Link up all common earths and solder in the black radio chassis ground.

Heat all heatshrink and fit the DB15 plastic shell

That's it ! You've finished you're new harness and are ready to test !!


How to terminate a BNC connection for your Aerial

Step one. Slide rubber boot and the crimping barrel over cable.

Step two. Cut end of the cable evenly and strip back 19 mm (3/4”) of the outer sheath.

Step three. Fold back the braid and cut away 5 mm (1/4”) to expose cable core.

Step four. Crimp gold pin over cable core.

Step five. Fold back braid to allow room for plug to be pushed over the gold pin, push all the way until the gold pin fully seats in the plug. Normally a clicking sound will be heard when the pin has been seated all the way.

Step six. Fold gold braid forward towards the plug and slide metal barrel over braid.

Step seven. Crimp with the proper tool.

Step eight. Slide rubber grommet over plug to finish the job.


What is the best aerial cable length ??

Well its all a bit of witchcraft and nonsense to me but our engineer has given me the following advice.... Try to get customers to cut their aerial cables to these optimum lengths.

Suggested aerial cable length in Meters

Suggested aerial cable length in Feet


How to Solder

What is Solder ?

Solder is an alloy (mixture) of tin and lead, typically 60% tin and 40% lead. It melts at a temperature of about 200°C. Coating a surface with solder is called 'tinning' because of the tin content of solder. Lead is poisonous and you should always wash your hands after using solder.

Solder for electronics use contains tiny cores of flux, like the wires inside a mains flex. The flux is corrosive, like an acid, and it cleans the metal surfaces as the solder melts. This is why you must melt the solder actually on the joint, not on the iron tip. Without flux most joints would fail because metals quickly oxidize and the solder itself will not flow properly onto a dirty, oxidized, metal surface. The best size of solder for electronics is 22swg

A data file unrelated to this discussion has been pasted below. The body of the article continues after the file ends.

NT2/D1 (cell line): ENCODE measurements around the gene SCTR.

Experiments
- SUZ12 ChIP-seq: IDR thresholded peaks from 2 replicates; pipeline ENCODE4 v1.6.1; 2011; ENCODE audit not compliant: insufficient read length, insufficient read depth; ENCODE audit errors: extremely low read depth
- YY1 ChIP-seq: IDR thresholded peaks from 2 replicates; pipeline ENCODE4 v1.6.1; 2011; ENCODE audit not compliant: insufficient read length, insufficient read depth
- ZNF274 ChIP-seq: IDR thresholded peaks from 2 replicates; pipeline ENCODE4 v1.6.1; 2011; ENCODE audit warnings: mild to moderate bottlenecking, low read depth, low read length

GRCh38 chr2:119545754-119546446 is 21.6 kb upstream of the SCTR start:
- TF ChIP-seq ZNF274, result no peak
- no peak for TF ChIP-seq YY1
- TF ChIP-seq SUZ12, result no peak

Soldering Basics

Obviously never touch the element or tip of the soldering iron, at around 400°C they are VERY hot and will give you a nasty burn.

Take great care to avoid touching the power cord with the tip of the iron.

The iron should have a heatproof power cord for extra protection, ordinary power cord will melt immediately if touched by a hot iron and there is a serious risk of burns and electric shock.

Always return the soldering iron to its stand when not in use.

Never put it down on your workbench, not even for a moment!

Work in a well-ventilated area.

The smoke formed as you melt solder is mostly from the flux and can be quite irritating. Avoid breathing it by keeping you head to the side of, not above, your work.

Wash your hands after using solder. Solder contains lead which is a poisonous metal.

Preparing the soldering iron

Place the soldering iron in its stand and plug in, the iron will take a few minutes to reach its operating temperature of about 400°C.

Dampen the sponge in the stand.

The best way to do this is to lift it out the stand and hold it under a cold tap for a moment, then squeeze to remove excess water. It should be damp, not dripping wet.

You can check if your iron is ready by trying to melt a little solder on the tip.

Wipe the tip of the iron on the damp sponge. This will clean the tip.

Melt a little solder on the tip of the iron. This is called 'tinning' and it will help the heat to flow from the iron's tip to the joint. It only needs to be done when you plug in the iron, and occasionally while soldering if you need to wipe the tip clean on the sponge.

You are now ready to start soldering

Hold the soldering iron like a pen, near the base of the handle.

Imagine you are going to write your name! Remember to never touch the hot element or tip.

Touch the soldering iron onto the joint to be made. Make sure it touches both wires. Hold the tip there for a few seconds and feed a little solder onto the joint.

It should flow smoothly onto the wires. Apply the solder to the wires, not the iron.

Remove the solder, then the iron, while keeping the joint still.

Allow the joint a few seconds to cool before you inspect the joint closely.

It should look shiny and have a ‘nice’ shape. If not, you will need to reheat it and feed in a little more solder.

Now practice....


Mobile 1 Aerial Plot